A material's absorption spectrum shows the fraction of incident electromagnetic radiation absorbed by the material over a range of frequencies. Electromagnetic radiation takes the form of self-propagating Waves in a Vacuum or in Matter. In Physics, absorption of electromagnetic radiation is the process by which the Energy of a Photon is taken up by matter typically the electrons of an Frequency is a measure of the number of occurrences of a repeating event per unit Time. An absorption spectrum is, in a sense, the opposite of an emission spectrum. An element's 'emission spectrum' is the relative intensity of Electromagnetic radiation of each Frequency it emits when it is Heated (or more generally when Every chemical element has absorption lines at several particular wavelengths corresponding to the differences between the energy levels of its atomic orbitals. A chemical element is a type of Atom that is distinguished by its Atomic number; that is by the number of Protons in its nucleus. In Physics wavelength is the distance between repeating units of a propagating Wave of a given Frequency. For example, an object that absorbs blue, green and yellow light will appear red when viewed under white light. Blue is a Colour, the Perception of which is evoked by Green is a Color, the perception of which is evoked by light having a spectrum dominated by energy with a Wavelength of roughly 520–570- nm. Yellow is the Color evoked by light that stimulates both the L and M (long and medium wavelength Cone cells of the Retina about equally Red is any of a number of similar Colors evoked by light consisting predominantly of the longest wavelengths of Light discernible by the human eye in the wavelength Absorption spectra can therefore be used to identify elements present in a gas or liquid. This method is used in deducing the presence of elements in stars and other gaseous objects which cannot be measured directly. A star is a massive luminous ball of plasma. The nearest star to Earth is the Sun, which is the source of most of the Energy on Earth
Atoms and molecules may change states when they absorb specific amounts of energy. History See also Atomic theory, Atomism The concept that matter is composed of discrete units and cannot be divided into arbitrarily tiny In Chemistry, a molecule is defined as a sufficiently stable electrically neutral group of at least two Atoms in a definite arrangement held together by Atomic states are defined by the arrangement of electrons in atomic orbitals. The electron is a fundamental Subatomic particle that was identified and assigned the negative charge in 1897 by J An atomic orbital is a Mathematical function that describes the wave-like behavior of an electron in an atom An electron in some orbital may be excited to a more energetic orbital by absorbing exactly one photon which has energy equal to the energy difference of the two orbitals. In Physics, the photon is the Elementary particle responsible for electromagnetic phenomena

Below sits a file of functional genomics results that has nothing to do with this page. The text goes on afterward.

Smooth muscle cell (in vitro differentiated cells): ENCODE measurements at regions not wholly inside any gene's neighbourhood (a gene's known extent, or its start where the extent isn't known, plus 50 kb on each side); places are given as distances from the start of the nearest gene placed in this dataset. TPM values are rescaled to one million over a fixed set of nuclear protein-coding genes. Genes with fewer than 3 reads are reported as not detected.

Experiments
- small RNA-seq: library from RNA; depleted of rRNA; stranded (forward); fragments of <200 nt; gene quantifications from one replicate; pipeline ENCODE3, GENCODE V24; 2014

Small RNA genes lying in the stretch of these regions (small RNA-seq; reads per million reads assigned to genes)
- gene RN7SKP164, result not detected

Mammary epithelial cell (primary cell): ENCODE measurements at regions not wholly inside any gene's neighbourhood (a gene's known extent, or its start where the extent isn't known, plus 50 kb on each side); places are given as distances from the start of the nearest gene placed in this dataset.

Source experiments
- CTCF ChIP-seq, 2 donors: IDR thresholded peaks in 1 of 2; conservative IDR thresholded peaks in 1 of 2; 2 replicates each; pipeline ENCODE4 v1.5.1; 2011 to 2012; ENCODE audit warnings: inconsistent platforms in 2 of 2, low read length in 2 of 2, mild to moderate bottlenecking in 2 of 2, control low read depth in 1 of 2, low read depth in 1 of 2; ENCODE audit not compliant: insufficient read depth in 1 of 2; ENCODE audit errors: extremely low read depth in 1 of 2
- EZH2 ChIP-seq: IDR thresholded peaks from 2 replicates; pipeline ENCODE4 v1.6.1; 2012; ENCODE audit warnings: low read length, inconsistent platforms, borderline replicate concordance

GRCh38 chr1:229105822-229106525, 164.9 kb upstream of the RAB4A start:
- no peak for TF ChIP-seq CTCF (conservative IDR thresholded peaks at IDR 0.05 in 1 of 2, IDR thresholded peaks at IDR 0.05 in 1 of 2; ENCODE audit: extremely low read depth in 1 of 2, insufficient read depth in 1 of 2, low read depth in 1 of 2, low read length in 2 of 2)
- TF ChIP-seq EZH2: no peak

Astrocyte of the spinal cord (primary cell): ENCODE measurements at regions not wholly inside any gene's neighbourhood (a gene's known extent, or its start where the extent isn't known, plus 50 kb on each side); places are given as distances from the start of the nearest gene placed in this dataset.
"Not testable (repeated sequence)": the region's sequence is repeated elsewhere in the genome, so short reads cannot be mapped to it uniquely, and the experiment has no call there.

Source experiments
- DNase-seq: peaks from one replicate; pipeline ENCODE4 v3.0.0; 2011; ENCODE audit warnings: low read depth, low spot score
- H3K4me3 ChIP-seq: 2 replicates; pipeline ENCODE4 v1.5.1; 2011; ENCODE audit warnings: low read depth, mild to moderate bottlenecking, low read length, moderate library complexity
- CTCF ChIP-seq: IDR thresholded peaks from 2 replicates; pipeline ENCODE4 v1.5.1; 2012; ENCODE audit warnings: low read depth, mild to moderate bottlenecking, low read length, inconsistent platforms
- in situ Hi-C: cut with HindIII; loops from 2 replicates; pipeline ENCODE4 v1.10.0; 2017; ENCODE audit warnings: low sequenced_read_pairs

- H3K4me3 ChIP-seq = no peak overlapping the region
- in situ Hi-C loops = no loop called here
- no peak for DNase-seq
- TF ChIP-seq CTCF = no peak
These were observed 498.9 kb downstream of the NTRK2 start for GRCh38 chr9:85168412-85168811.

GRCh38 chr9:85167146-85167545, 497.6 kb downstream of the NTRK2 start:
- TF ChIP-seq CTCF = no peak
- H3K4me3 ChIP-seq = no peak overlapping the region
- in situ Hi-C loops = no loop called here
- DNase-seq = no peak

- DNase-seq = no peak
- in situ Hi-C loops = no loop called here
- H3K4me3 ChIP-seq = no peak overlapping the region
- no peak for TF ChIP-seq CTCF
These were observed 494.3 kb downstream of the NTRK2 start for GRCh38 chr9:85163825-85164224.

Molecular states are defined by the molecule's modes of vibration and rotation. These vibrational and rotational modes are quantized, similar to the atomic orbitals, and may be excited by absorbing single photons.
In both the atomic and molecular cases, the excited states do not persist: after some random amount of time, the atoms and molecules revert back to their original, lower energy state. In atoms, the excited electron returns to a lower orbital, emitting a photon. In molecules, the vibrational or rotational mode decays, also emitting a photon.
When this decay occurs, the photon produced is not necessarily emitted in the same direction as the original photon. The most common angle of this has been shown to be about 45 degrees of the original photon. This applies to any situation where gases lie between a light source and an observer: the observer will see gaps in the spectrum of the light corresponding to the wavelengths of the photons which were absorbed. These gaps occur despite the re-emission of photons because the re-emitted photons are equally likely to travel in all directions, and it is statistically unlikely to travel along the original path to the observer. These gaps appear as black lines in an image of the spectrum. Black is the Color of objects that do not emit or Reflect Light in any part of the Visible spectrum; they absorb all such frequencies of